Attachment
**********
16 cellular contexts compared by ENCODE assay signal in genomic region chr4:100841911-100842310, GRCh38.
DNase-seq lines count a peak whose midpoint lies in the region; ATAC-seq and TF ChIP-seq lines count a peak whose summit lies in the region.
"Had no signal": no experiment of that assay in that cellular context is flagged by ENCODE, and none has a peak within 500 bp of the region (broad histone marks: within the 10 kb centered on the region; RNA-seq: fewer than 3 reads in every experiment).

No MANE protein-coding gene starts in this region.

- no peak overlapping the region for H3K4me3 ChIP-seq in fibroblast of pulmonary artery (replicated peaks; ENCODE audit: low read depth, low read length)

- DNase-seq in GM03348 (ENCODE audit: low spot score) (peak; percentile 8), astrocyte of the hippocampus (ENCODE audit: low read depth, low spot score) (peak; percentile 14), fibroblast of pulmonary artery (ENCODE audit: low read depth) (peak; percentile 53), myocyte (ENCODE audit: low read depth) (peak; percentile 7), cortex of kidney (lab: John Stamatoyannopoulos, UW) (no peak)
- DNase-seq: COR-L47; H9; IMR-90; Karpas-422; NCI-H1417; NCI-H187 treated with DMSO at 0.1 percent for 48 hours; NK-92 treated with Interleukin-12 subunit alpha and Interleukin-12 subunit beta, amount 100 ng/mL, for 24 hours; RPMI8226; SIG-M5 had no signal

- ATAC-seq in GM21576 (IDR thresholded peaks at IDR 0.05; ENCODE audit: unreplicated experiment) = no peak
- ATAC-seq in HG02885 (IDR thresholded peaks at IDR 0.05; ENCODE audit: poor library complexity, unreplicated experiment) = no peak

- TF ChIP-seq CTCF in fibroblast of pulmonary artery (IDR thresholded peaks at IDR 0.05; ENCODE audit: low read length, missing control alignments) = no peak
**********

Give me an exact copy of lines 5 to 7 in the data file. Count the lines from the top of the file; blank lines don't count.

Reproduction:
- no peak overlapping the region for H3K4me3 ChIP-seq in fibroblast of pulmonary artery (replicated peaks; ENCODE audit: low read depth, low read length)

- DNase-seq in GM03348 (ENCODE audit: low spot score) (peak; percentile 8), astrocyte of the hippocampus (ENCODE audit: low read depth, low spot score) (peak; percentile 14), fibroblast of pulmonary artery (ENCODE audit: low read depth) (peak; percentile 53), myocyte (ENCODE audit: low read depth) (peak; percentile 7), cortex of kidney (lab: John Stamatoyannopoulos, UW) (no peak)
- DNase-seq: COR-L47; H9; IMR-90; Karpas-422; NCI-H1417; NCI-H187 treated with DMSO at 0.1 percent for 48 hours; NK-92 treated with Interleukin-12 subunit alpha and Interleukin-12 subunit beta, amount 100 ng/mL, for 24 hours; RPMI8226; SIG-M5 had no signal